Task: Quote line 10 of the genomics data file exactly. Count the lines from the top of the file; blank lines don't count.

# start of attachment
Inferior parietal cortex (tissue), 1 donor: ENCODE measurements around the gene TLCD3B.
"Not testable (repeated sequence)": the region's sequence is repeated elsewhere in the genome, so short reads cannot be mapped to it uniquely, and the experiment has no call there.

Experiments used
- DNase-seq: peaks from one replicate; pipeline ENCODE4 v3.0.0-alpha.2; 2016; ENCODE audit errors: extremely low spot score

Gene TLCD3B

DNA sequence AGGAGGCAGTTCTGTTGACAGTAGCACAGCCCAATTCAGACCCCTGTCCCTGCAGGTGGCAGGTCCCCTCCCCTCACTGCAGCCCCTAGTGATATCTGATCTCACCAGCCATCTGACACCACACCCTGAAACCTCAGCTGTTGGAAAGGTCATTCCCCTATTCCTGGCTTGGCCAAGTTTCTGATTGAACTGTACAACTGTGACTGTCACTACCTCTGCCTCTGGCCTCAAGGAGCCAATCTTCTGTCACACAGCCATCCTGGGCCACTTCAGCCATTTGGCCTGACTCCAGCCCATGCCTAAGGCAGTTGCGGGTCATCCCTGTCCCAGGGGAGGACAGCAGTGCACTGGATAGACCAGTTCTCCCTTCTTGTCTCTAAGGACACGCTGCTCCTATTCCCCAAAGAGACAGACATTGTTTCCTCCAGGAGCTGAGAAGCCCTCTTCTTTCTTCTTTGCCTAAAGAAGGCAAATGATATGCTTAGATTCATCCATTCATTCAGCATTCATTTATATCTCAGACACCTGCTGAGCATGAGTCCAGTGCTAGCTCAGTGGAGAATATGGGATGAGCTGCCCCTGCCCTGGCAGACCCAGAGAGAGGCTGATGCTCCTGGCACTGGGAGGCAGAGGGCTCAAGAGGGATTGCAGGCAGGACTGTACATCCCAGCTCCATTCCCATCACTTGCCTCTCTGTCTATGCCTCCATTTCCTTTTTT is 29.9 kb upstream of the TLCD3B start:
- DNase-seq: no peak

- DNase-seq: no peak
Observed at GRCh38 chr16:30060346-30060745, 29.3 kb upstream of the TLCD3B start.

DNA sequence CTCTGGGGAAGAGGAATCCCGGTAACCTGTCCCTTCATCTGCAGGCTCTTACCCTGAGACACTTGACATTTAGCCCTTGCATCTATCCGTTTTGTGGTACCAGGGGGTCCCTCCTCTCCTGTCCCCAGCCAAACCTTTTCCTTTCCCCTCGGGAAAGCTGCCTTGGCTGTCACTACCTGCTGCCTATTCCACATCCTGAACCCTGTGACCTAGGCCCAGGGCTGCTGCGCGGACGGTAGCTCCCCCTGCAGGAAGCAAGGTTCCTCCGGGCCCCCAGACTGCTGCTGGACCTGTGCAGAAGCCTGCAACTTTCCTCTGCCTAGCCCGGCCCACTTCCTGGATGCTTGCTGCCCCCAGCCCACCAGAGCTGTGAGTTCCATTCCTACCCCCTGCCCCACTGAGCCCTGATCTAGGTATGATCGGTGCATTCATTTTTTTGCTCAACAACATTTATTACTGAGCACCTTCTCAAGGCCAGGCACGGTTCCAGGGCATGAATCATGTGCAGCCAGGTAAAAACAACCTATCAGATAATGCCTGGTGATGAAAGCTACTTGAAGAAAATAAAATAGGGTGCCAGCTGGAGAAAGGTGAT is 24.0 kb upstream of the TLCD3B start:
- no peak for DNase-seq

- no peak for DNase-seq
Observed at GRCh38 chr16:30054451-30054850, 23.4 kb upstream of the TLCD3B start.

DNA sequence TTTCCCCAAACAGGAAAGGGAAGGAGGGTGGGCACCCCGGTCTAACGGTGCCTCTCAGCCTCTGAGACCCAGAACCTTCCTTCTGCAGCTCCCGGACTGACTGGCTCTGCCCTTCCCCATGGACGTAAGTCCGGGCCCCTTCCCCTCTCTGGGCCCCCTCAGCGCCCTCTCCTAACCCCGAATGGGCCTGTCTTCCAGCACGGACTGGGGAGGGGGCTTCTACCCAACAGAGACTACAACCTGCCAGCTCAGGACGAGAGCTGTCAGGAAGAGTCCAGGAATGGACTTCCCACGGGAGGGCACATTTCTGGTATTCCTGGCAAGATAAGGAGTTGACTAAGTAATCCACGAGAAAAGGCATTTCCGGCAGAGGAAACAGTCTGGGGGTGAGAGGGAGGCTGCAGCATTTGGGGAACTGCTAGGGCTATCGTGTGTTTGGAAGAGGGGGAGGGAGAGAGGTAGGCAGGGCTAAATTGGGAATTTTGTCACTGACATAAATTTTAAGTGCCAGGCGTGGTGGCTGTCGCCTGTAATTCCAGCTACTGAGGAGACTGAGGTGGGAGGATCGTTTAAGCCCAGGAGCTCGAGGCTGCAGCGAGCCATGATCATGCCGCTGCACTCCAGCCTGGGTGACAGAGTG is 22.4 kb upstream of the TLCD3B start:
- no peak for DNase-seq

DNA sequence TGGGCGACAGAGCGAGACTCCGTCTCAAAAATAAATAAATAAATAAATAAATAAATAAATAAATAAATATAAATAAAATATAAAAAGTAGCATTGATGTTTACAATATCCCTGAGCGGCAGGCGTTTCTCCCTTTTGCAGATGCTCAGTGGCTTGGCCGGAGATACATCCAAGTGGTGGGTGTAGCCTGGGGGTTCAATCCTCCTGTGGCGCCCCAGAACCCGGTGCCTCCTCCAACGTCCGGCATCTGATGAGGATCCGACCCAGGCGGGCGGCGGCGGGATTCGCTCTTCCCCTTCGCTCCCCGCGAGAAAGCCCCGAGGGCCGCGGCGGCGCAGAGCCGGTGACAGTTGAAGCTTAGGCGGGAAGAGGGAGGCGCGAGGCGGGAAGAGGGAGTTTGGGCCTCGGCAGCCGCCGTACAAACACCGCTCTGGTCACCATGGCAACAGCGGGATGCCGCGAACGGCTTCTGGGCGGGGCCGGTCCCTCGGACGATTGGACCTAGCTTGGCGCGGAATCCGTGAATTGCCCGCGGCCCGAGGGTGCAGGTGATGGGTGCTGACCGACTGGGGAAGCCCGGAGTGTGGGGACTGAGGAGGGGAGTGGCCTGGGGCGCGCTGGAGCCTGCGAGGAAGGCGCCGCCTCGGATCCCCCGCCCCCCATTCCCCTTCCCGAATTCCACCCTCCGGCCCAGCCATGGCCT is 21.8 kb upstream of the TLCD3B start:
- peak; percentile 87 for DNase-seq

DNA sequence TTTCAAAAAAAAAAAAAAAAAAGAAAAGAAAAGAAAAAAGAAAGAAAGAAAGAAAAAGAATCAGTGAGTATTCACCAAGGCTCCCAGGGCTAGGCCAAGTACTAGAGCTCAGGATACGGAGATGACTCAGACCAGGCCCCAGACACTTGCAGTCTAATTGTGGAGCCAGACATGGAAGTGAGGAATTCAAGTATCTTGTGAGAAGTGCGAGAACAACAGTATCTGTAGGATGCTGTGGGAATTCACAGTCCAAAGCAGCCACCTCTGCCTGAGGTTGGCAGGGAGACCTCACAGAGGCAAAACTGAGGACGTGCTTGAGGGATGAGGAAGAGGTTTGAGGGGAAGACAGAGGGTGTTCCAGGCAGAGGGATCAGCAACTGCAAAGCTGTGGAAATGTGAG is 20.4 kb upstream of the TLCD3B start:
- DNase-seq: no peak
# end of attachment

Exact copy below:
DNA sequence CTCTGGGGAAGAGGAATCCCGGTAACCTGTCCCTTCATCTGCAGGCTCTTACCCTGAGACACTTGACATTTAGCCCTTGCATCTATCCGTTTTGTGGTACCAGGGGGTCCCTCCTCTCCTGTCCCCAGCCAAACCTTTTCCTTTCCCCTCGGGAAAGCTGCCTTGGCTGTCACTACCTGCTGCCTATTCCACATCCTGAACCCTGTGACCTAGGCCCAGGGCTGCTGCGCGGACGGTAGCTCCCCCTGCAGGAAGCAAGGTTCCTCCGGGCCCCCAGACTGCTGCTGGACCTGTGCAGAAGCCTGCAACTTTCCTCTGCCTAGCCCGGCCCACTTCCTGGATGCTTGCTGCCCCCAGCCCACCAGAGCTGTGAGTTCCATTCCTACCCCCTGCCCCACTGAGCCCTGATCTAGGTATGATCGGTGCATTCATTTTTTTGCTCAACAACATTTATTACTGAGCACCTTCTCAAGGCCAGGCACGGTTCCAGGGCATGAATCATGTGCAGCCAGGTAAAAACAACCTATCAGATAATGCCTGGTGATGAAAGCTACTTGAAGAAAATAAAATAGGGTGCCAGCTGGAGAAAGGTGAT is 24.0 kb upstream of the TLCD3B start: